4. A critical psychopathology searches for the etiology of mental illness, not restricting itself to the presenting symptomatology. That does not mean that the symptoms are not important, but that they are understood only as a language, as Rogers and Stevens (1976) have pointed out years ago. An understanding of the psychopathological phenomenon therefore goes beyond its symptomatology (Minkowski, 1999/1966) . This signifies that they do need to be listened to as they are the expression of pathos, of suffering and of passions (Berlinck, 2000) . Their listening to should be a multiple listening (Moreira, 2001). This way a critical psychopathology rescues the clinical place, in its wide sense. The contrary perspective is commonly found in our society which is in a huge hurry to eliminate the symptoms, as if the elimination of symptoms would mean the cure. Psychopharmacology is valued because of its immediate effects. Seeking the instant and efficient answers is exactly one of the characteristics of post-modern societies. (Morris, 1998 ). As Fédida (2001) points out, however, it is not that the patient who suffers from depression does not get cured when he takes the medicines; what happens is that the pathology takes the place of the patient who takes anti-depressants.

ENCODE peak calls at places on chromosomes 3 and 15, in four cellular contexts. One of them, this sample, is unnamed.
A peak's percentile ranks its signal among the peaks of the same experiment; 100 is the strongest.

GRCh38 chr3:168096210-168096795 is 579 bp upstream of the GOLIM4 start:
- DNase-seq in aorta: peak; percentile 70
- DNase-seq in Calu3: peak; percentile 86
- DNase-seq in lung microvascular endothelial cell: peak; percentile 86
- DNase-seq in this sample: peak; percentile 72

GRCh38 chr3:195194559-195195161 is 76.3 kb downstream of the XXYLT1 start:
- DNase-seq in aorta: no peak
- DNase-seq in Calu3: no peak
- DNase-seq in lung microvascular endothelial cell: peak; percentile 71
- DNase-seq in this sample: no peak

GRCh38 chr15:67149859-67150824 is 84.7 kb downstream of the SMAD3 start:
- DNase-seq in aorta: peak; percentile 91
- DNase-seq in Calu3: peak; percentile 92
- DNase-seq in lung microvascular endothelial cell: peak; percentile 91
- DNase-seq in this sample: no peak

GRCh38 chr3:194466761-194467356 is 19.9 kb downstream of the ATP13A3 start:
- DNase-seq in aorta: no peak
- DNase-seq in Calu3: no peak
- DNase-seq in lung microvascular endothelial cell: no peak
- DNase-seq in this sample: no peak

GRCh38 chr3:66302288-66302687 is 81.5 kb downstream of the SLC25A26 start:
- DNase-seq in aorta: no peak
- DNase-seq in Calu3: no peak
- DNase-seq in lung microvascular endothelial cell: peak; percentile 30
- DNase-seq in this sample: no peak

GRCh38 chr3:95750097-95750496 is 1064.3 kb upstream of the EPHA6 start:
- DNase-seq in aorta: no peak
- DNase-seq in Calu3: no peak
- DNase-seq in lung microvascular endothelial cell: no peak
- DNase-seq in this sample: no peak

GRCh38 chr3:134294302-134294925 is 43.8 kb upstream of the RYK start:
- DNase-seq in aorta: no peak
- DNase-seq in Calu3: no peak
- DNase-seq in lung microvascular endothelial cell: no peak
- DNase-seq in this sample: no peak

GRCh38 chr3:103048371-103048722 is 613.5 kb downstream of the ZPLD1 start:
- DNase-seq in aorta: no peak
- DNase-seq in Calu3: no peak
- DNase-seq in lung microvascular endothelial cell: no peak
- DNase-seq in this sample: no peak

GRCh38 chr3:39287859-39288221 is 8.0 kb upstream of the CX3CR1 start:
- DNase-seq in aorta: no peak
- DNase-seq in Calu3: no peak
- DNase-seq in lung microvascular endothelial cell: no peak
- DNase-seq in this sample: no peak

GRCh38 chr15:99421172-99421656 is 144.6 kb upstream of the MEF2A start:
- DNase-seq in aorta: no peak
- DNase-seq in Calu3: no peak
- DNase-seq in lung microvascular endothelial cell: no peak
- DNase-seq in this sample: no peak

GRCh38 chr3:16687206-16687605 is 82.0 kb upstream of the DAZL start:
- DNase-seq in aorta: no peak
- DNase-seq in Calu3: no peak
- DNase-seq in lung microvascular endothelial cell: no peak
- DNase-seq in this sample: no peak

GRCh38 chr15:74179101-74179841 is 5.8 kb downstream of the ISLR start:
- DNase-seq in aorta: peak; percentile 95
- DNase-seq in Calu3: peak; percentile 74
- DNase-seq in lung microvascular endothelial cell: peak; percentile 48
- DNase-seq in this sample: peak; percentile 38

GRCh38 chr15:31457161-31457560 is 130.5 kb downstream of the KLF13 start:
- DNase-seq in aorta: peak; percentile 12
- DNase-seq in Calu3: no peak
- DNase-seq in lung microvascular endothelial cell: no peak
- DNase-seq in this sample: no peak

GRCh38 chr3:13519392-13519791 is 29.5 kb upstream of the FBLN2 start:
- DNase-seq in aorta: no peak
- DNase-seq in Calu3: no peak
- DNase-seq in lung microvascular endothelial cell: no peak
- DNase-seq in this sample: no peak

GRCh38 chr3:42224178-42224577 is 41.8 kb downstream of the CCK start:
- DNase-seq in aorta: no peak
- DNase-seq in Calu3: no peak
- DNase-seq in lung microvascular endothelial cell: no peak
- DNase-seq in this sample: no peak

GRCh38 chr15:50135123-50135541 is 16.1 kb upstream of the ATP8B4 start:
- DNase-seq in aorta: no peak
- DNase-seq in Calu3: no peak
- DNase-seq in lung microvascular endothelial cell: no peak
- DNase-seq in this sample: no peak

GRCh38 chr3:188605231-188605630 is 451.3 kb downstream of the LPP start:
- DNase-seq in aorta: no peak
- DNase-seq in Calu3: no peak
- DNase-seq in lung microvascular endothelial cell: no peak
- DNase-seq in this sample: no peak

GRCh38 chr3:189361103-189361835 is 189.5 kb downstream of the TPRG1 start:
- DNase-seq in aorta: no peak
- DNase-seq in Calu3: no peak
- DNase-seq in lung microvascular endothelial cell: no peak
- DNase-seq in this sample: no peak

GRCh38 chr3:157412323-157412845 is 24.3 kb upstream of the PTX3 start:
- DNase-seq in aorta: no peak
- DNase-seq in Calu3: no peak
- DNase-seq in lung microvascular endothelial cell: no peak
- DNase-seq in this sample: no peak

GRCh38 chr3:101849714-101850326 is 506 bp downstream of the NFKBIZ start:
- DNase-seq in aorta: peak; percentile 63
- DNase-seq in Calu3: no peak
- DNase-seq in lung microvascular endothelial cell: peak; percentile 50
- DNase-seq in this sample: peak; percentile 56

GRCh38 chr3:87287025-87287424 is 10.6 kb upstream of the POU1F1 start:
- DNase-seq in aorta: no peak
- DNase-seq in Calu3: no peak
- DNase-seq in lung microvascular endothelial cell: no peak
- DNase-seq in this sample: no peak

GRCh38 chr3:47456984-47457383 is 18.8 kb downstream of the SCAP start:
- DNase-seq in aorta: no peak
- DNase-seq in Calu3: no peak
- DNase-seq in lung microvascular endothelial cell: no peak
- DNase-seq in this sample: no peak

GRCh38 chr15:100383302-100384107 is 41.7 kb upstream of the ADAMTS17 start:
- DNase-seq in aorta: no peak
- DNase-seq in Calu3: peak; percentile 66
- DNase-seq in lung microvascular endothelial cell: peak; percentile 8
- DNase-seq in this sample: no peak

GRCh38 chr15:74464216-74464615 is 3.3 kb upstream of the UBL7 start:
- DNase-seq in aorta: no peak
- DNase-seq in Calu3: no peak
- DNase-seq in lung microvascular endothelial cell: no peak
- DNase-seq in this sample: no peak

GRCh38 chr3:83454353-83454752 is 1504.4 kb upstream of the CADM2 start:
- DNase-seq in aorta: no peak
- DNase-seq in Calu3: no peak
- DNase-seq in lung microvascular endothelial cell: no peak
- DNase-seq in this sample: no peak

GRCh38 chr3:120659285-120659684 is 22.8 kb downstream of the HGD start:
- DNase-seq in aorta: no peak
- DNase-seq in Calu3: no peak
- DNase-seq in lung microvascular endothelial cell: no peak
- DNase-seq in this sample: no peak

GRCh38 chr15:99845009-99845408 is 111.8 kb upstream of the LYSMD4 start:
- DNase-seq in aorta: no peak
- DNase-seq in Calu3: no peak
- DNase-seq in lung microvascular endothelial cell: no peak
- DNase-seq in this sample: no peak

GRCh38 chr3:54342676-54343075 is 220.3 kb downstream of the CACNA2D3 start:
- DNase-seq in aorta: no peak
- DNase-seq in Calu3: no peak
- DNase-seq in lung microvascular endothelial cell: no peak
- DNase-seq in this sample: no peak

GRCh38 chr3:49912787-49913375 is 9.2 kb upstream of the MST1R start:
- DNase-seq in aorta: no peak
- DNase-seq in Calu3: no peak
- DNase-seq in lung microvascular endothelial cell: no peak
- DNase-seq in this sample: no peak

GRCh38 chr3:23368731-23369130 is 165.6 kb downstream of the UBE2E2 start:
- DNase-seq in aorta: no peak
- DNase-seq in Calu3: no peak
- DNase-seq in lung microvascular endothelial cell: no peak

A critical psychopathology gives priority to the etiology [aitologia, from the Greek and aetilogia, from Latin], meaning the study of the origins of the psychopathological phenomenon. That means to comprehend what determines the psychopathological experience in order to be able to treat it having in mind its constitution. The treatment of the symptoms without the treatment of the origin of the illness is only palliative. That is why a critical psychopathology rescues its etiological vocation. What will be found in the study of the origins of psychopathological manifestations, understood in a non-individualistic way and with a cultural lens is, as I mentioned before, that mental ills are often consequences of ill societies. Processes of social inequality, poverty, human exploitation, besides many other ideological processes, install emptiness, disempowerment and lack of meaning in life. This is a frightening discovery because if we assume that this constitutes illness, the treatment for psychopathology should be a lot more complex than what have been traditionally used in clinical psychology and in psychiatry. It should give priority to political and community processes which help to make it possible and preserve mental health.